Finally, the Holy Spirit is the seal and guarantee of our salvation. Paul calls the Holy Spirit “the guarantee of our inheritance” (Eph 1:14; cf. 2 Cor 1:21-22). The Holy Spirit is the evidence we need that the Lord Jesus one day will come again and make all things new. God has also similarly sealed us with the Holy Spirit (Eph 1:13; 4:30). We can know that we will in fact persevere to the end and be saved because the Holy Spirit is indwelling us.

The Holy Spirit in the Church

As the Holy Spirit indwells each individual Christian, so the Spirit is also active in the church as a whole. “He enlightens and empowers the believer and the church in worship, evangelism, and service.” The Holy Spirit empowers the church’s worship. Jesus told the Samaritan woman, “the true worshipers will worship the Father in spirit and truth” (John 4:23). The Holy Spirit causes us to worship God, and he enables us to worship God (Phil 3:3). We have access to God only because of the Spirit (Eph 2:18). We pray to God “in the Spirit” (Eph 6:18).

The Holy Spirit also empowers the church’s evangelism. Jesus told his disciples that the Holy Spirit would bear witness to him, and they would bear witness to him (John 15:26-27). This progression of thought implies that the Holy Spirit empowers Christian evangelism. After his resurrection, Jesus instructs his disciples not to go out and bear witness beyond Jerusalem until they have received power from the Holy Spirit to do so (Acts 1:8). Later, the Holy Spirit fills Christians so that they continue to speak the word of God with boldness in the face of increasing persecution (Acts 4:31).

Finally, the Holy Spirit empowers the church’s service. The spiritual gifts mentioned above point to this reality. Furthermore, the outpouring of the Holy Spirit at Pentecost and subsequent conversion of thousands of people resulted in Christians being “devoted themselves to the apostles’ teaching and the fellowship, to the breaking of bread and the prayers” (Acts 2:42). The Holy Spirit birthed the church in Thessalonica and empowered them to forsake idols for the living God and to be a very united church in spreading the gospel in their area (1 Thess 1:4-10).


We at Friendship Baptist Church are thankful for God’s gift of the indwelling Holy Spirit. We are thankful for the fruit he has graciously produced in our lives so far, and we trust that he will continue to produce more and more fruit in our lives that glorify God. We also long to be faithful to follow the Spirit’s leadership in equipping us for worship, evangelism, and service. May we be faithful temples of the Holy Spirit every day of our lives, to the glory of God and for the sake of spreading his gospel!

The Holy Spirit and Scripture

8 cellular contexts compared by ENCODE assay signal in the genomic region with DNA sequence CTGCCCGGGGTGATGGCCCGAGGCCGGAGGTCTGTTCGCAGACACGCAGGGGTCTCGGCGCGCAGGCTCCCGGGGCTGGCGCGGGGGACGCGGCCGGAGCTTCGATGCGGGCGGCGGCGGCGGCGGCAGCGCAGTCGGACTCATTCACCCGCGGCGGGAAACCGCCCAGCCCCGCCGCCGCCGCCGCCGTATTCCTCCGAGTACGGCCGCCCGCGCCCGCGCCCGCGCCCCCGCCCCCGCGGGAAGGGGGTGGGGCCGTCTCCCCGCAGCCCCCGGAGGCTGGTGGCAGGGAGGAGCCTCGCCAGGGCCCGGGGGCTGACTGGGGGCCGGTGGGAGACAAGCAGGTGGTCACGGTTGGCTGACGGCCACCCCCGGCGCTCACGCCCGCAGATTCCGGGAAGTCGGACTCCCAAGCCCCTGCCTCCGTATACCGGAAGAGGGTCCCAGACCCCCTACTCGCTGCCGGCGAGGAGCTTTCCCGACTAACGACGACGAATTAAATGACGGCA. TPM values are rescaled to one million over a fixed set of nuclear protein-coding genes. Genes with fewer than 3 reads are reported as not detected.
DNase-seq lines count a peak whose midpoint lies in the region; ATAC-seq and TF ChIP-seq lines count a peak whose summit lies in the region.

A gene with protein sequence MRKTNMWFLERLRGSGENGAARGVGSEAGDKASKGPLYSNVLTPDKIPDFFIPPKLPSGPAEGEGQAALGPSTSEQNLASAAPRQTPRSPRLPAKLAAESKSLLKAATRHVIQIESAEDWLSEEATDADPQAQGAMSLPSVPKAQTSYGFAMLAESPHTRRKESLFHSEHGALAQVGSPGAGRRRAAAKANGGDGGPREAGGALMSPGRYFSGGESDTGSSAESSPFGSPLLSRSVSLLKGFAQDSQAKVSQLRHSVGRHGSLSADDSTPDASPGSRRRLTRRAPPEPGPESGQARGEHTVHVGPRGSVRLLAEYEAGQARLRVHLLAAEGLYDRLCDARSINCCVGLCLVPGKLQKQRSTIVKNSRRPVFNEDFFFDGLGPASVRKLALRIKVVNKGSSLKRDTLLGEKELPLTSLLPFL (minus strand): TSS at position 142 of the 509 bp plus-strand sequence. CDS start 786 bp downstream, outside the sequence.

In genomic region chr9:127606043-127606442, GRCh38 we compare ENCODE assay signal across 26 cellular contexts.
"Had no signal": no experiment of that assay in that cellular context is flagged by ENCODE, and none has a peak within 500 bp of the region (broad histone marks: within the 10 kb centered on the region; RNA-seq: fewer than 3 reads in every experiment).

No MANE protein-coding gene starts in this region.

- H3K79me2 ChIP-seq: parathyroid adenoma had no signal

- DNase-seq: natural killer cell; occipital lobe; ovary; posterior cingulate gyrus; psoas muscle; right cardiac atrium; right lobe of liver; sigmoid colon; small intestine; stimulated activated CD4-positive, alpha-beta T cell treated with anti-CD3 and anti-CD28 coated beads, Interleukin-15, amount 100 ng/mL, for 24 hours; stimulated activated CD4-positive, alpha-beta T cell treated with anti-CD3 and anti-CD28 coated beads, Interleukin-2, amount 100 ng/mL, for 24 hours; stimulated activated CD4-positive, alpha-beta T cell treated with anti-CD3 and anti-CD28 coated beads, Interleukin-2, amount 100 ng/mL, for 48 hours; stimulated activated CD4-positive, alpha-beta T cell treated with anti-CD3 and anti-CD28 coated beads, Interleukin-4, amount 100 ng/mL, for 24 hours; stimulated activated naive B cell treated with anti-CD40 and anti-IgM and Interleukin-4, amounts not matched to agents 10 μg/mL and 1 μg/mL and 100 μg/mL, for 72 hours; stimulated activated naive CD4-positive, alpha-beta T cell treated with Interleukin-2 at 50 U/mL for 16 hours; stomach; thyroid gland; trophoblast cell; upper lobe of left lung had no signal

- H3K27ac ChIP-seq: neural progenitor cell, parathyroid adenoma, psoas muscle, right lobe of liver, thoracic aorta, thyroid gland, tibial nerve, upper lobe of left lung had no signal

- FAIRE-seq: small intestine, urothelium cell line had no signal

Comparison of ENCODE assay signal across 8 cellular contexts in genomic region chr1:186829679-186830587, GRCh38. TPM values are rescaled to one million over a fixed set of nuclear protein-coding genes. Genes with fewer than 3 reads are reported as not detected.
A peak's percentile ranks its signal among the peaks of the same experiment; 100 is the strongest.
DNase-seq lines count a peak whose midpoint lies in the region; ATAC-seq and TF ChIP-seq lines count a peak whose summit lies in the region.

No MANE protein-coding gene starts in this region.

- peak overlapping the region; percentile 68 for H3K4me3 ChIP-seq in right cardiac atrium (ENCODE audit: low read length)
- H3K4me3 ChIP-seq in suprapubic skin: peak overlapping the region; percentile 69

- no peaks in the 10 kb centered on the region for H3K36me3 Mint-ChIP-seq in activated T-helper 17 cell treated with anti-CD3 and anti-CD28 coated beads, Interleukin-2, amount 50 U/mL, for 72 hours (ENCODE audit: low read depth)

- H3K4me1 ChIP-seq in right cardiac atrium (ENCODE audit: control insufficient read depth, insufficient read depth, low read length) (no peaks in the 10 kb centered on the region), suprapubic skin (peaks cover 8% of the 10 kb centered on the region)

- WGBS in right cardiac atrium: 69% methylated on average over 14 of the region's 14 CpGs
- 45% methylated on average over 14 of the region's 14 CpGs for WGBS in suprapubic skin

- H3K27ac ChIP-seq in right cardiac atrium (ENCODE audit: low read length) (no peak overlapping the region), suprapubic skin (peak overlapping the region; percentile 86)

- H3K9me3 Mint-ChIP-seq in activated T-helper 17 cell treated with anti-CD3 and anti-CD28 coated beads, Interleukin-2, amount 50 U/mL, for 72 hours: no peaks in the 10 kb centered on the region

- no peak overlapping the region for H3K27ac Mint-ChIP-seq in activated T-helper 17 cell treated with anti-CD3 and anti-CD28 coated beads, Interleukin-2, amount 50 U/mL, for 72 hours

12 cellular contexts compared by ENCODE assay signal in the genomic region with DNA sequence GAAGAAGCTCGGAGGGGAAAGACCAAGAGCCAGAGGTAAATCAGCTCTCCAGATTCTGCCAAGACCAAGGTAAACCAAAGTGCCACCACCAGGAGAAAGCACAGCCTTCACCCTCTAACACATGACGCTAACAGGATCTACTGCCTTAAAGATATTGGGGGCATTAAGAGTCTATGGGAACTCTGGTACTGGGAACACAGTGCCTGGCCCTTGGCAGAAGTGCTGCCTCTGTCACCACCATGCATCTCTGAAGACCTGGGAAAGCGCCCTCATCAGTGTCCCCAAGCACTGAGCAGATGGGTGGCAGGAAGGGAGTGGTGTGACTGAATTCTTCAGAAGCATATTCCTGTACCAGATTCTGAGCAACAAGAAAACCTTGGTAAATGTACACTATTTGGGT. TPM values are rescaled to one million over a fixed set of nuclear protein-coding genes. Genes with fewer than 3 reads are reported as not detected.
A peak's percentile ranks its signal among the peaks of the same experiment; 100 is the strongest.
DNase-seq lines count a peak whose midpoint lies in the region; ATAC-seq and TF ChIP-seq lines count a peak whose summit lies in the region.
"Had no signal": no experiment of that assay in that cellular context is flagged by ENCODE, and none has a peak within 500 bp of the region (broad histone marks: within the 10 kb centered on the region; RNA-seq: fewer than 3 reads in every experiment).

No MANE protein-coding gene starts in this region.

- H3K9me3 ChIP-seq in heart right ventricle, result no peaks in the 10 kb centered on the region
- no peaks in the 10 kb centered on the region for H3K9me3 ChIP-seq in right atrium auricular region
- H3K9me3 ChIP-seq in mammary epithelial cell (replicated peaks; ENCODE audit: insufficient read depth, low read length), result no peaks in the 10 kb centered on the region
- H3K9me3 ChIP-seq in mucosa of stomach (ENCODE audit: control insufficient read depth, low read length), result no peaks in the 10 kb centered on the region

The Baptist Faith and Message first confesses of the Holy Spirit: “The Holy Spirit is the Spirit of God, fully divine. He inspired holy men of old to write the Scriptures. Through illumination He enables men to understand truth. He exalts Christ. He convicts men of sin, of righteousness, and of judgment. He calls men to the Saviour, and effects regeneration. At the moment of regeneration He baptizes every believer into the Body of Christ.” This paragraph of Friendship’s statement of faith focuses on the Holy Spirit’s relationship to Scripture. The Holy Spirit inspired the writing of Scripture in the past. He presently illuminates the meaning of Scripture to Christians and applies it to non-Christians in conversion to regenerate them and make them Christians.

The Holy Spirit’s Inspiration and Illumination of Scripture

The first article of The Baptist Faith and Message described the Holy Spirit’s inspiration of Scripture. That topic is also the subject of the first blog post in this series.

The Holy Spirit illuminates the meaning of Scripture so that people can understand it in the present. As Paul told the Corinthians, “we have received … the Spirit who is from God, that we might understand the things freely given us by God” (1 Cor 2:12). The Spirit makes it so that Scripture takes root in a Christian’s heart (1 Cor 2:13). Non-Christians cannot comprehend Scripture or its message of salvation on their own, apart from the illumination of Scripture (1 Cor 2:14-15). We Christians can understand and apply Scripture to our lives only by God’s grace through the power of his Holy Spirit at work in us (1 Cor 2:16).

The Holy Spirit especially illuminates us Christians to understand how Scripture exalts Christ, and he teaches us through Scripture how we are to exalt Christ in our everyday lives, by our thoughts, words, and actions. Such was one of the key themes of Jesus’ Upper Room Discourse following the Last Supper. Jesus promised that the Holy Spirit would bear witness about him to the disciples (John 15:26). Twice Jesus later told his disciples that the Holy Spirit “will take what is mine and declare it to you” (John 16:14, 15). The apostle Peter also taught that the Holy Spirit exalts Christ through the Old Testament prophets: “Concerning this salvation, the prophets who prophesied about the grace that was to be yours searched and inquired carefully, inquiring what person or time the Spirit of Christ in them was indicating when he predicted the sufferings of Christ and the subsequent glories” (1 Pet 1:10-11).